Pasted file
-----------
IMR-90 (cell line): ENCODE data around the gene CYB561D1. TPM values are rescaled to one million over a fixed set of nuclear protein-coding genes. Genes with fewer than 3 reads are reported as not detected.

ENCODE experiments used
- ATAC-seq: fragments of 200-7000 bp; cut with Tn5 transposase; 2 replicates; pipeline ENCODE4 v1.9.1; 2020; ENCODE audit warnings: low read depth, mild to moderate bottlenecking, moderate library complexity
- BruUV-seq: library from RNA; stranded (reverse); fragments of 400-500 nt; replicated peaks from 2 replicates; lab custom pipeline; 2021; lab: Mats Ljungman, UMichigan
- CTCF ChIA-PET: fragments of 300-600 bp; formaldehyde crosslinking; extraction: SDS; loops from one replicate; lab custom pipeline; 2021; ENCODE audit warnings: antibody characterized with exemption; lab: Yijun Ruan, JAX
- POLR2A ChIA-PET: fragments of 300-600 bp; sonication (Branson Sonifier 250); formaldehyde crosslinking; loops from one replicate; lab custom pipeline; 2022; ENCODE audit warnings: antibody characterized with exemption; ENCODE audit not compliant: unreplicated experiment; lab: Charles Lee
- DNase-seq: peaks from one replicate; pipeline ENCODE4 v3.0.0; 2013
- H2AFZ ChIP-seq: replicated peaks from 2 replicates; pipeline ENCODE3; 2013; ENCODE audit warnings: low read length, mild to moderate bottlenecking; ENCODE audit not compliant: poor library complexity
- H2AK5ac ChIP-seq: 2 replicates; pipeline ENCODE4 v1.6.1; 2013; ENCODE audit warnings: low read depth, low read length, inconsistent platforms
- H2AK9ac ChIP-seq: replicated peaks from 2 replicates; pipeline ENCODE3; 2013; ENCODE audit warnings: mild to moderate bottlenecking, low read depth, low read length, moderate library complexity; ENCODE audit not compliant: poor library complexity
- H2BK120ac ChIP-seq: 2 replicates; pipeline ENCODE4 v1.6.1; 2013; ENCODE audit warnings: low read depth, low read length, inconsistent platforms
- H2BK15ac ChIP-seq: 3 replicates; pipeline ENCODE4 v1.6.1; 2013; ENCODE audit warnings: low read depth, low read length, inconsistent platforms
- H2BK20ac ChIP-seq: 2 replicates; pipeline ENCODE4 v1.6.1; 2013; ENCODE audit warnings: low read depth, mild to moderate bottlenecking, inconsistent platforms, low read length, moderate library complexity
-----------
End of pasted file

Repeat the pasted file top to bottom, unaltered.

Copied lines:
IMR-90 (cell line): ENCODE data around the gene CYB561D1. TPM values are rescaled to one million over a fixed set of nuclear protein-coding genes. Genes with fewer than 3 reads are reported as not detected.

ENCODE experiments used
- ATAC-seq: fragments of 200-7000 bp; cut with Tn5 transposase; 2 replicates; pipeline ENCODE4 v1.9.1; 2020; ENCODE audit warnings: low read depth, mild to moderate bottlenecking, moderate library complexity
- BruUV-seq: library from RNA; stranded (reverse); fragments of 400-500 nt; replicated peaks from 2 replicates; lab custom pipeline; 2021; lab: Mats Ljungman, UMichigan
- CTCF ChIA-PET: fragments of 300-600 bp; formaldehyde crosslinking; extraction: SDS; loops from one replicate; lab custom pipeline; 2021; ENCODE audit warnings: antibody characterized with exemption; lab: Yijun Ruan, JAX
- POLR2A ChIA-PET: fragments of 300-600 bp; sonication (Branson Sonifier 250); formaldehyde crosslinking; loops from one replicate; lab custom pipeline; 2022; ENCODE audit warnings: antibody characterized with exemption; ENCODE audit not compliant: unreplicated experiment; lab: Charles Lee
- DNase-seq: peaks from one replicate; pipeline ENCODE4 v3.0.0; 2013
- H2AFZ ChIP-seq: replicated peaks from 2 replicates; pipeline ENCODE3; 2013; ENCODE audit warnings: low read length, mild to moderate bottlenecking; ENCODE audit not compliant: poor library complexity
- H2AK5ac ChIP-seq: 2 replicates; pipeline ENCODE4 v1.6.1; 2013; ENCODE audit warnings: low read depth, low read length, inconsistent platforms
- H2AK9ac ChIP-seq: replicated peaks from 2 replicates; pipeline ENCODE3; 2013; ENCODE audit warnings: mild to moderate bottlenecking, low read depth, low read length, moderate library complexity; ENCODE audit not compliant: poor library complexity
- H2BK120ac ChIP-seq: 2 replicates; pipeline ENCODE4 v1.6.1; 2013; ENCODE audit warnings: low read depth, low read length, inconsistent platforms
- H2BK15ac ChIP-seq: 3 replicates; pipeline ENCODE4 v1.6.1; 2013; ENCODE audit warnings: low read depth, low read length, inconsistent platforms
- H2BK20ac ChIP-seq: 2 replicates; pipeline ENCODE4 v1.6.1; 2013; ENCODE audit warnings: low read depth, mild to moderate bottlenecking, inconsistent platforms, low read length, moderate library complexity